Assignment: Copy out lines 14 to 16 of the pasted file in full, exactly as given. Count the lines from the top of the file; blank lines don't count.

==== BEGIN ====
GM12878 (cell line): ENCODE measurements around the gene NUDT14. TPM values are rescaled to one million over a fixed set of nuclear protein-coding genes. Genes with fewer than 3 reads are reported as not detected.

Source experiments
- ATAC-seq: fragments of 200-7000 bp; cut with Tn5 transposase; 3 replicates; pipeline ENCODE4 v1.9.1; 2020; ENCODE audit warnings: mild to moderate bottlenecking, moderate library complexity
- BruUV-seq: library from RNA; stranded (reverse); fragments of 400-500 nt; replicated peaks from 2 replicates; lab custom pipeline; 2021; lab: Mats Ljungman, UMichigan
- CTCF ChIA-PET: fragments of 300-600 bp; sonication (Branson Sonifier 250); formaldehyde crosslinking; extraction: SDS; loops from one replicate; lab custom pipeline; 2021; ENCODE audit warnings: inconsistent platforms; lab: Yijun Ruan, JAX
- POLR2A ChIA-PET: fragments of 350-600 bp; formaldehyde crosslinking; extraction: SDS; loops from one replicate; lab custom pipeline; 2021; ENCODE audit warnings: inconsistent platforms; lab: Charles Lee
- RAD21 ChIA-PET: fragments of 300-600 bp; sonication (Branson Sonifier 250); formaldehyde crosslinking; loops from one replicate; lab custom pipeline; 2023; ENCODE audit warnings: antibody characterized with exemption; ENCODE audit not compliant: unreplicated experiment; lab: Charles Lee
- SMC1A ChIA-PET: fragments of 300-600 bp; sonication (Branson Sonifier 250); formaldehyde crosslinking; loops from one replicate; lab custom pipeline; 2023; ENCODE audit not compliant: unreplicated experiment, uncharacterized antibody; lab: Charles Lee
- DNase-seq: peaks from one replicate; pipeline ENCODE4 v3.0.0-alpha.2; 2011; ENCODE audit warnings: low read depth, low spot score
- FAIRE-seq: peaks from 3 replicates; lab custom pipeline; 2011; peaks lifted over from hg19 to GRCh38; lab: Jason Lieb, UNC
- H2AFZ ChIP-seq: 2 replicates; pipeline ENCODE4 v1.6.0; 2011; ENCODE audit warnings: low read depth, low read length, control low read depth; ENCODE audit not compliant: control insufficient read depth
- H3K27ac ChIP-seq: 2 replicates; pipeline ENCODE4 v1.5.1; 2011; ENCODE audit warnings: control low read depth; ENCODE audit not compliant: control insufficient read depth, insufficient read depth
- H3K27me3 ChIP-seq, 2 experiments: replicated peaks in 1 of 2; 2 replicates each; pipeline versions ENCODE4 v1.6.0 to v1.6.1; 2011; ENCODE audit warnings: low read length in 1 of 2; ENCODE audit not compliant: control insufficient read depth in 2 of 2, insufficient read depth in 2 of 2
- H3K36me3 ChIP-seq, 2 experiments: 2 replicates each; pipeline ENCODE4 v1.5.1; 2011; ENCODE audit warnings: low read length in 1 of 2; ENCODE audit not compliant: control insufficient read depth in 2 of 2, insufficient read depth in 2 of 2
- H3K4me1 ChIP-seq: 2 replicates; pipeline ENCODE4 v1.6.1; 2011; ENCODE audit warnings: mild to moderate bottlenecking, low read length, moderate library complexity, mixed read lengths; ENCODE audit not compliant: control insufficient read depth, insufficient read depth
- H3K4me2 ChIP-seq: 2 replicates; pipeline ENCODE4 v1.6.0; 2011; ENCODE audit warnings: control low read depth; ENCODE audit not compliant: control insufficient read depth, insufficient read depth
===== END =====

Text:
- H3K36me3 ChIP-seq, 2 experiments: 2 replicates each; pipeline ENCODE4 v1.5.1; 2011; ENCODE audit warnings: low read length in 1 of 2; ENCODE audit not compliant: control insufficient read depth in 2 of 2, insufficient read depth in 2 of 2
- H3K4me1 ChIP-seq: 2 replicates; pipeline ENCODE4 v1.6.1; 2011; ENCODE audit warnings: mild to moderate bottlenecking, low read length, moderate library complexity, mixed read lengths; ENCODE audit not compliant: control insufficient read depth, insufficient read depth
- H3K4me2 ChIP-seq: 2 replicates; pipeline ENCODE4 v1.6.0; 2011; ENCODE audit warnings: control low read depth; ENCODE audit not compliant: control insufficient read depth, insufficient read depth